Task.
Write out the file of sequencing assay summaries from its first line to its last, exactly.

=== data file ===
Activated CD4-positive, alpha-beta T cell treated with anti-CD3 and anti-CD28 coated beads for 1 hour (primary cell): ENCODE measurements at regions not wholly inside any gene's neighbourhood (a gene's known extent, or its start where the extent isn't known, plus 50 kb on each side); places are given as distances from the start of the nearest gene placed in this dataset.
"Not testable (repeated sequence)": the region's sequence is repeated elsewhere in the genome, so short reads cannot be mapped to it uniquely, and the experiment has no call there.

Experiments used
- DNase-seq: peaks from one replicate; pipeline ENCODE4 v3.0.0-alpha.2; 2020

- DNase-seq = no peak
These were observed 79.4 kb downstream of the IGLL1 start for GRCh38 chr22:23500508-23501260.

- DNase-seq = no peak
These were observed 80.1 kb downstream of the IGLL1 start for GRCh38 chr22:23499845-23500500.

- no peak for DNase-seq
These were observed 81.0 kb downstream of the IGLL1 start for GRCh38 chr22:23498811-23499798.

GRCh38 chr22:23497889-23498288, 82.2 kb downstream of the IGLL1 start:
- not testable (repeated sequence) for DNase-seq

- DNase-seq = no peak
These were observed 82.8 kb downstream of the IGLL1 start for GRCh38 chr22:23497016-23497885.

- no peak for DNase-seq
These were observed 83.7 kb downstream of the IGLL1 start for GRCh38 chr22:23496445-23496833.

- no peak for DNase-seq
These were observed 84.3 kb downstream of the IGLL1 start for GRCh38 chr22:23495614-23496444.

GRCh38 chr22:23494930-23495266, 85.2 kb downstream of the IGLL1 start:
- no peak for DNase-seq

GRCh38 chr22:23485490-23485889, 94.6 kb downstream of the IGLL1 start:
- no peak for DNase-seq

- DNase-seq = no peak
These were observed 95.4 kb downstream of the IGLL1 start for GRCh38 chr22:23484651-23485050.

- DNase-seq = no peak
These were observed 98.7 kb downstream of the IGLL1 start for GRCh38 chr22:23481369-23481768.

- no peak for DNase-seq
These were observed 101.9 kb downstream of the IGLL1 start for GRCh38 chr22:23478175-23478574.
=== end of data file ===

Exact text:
Activated CD4-positive, alpha-beta T cell treated with anti-CD3 and anti-CD28 coated beads for 1 hour (primary cell): ENCODE measurements at regions not wholly inside any gene's neighbourhood (a gene's known extent, or its start where the extent isn't known, plus 50 kb on each side); places are given as distances from the start of the nearest gene placed in this dataset.
"Not testable (repeated sequence)": the region's sequence is repeated elsewhere in the genome, so short reads cannot be mapped to it uniquely, and the experiment has no call there.

Experiments used
- DNase-seq: peaks from one replicate; pipeline ENCODE4 v3.0.0-alpha.2; 2020

- DNase-seq = no peak
These were observed 79.4 kb downstream of the IGLL1 start for GRCh38 chr22:23500508-23501260.

- DNase-seq = no peak
These were observed 80.1 kb downstream of the IGLL1 start for GRCh38 chr22:23499845-23500500.

- no peak for DNase-seq
These were observed 81.0 kb downstream of the IGLL1 start for GRCh38 chr22:23498811-23499798.

GRCh38 chr22:23497889-23498288, 82.2 kb downstream of the IGLL1 start:
- not testable (repeated sequence) for DNase-seq

- DNase-seq = no peak
These were observed 82.8 kb downstream of the IGLL1 start for GRCh38 chr22:23497016-23497885.

- no peak for DNase-seq
These were observed 83.7 kb downstream of the IGLL1 start for GRCh38 chr22:23496445-23496833.

- no peak for DNase-seq
These were observed 84.3 kb downstream of the IGLL1 start for GRCh38 chr22:23495614-23496444.

GRCh38 chr22:23494930-23495266, 85.2 kb downstream of the IGLL1 start:
- no peak for DNase-seq

GRCh38 chr22:23485490-23485889, 94.6 kb downstream of the IGLL1 start:
- no peak for DNase-seq

- DNase-seq = no peak
These were observed 95.4 kb downstream of the IGLL1 start for GRCh38 chr22:23484651-23485050.

- DNase-seq = no peak
These were observed 98.7 kb downstream of the IGLL1 start for GRCh38 chr22:23481369-23481768.

- no peak for DNase-seq
These were observed 101.9 kb downstream of the IGLL1 start for GRCh38 chr22:23478175-23478574.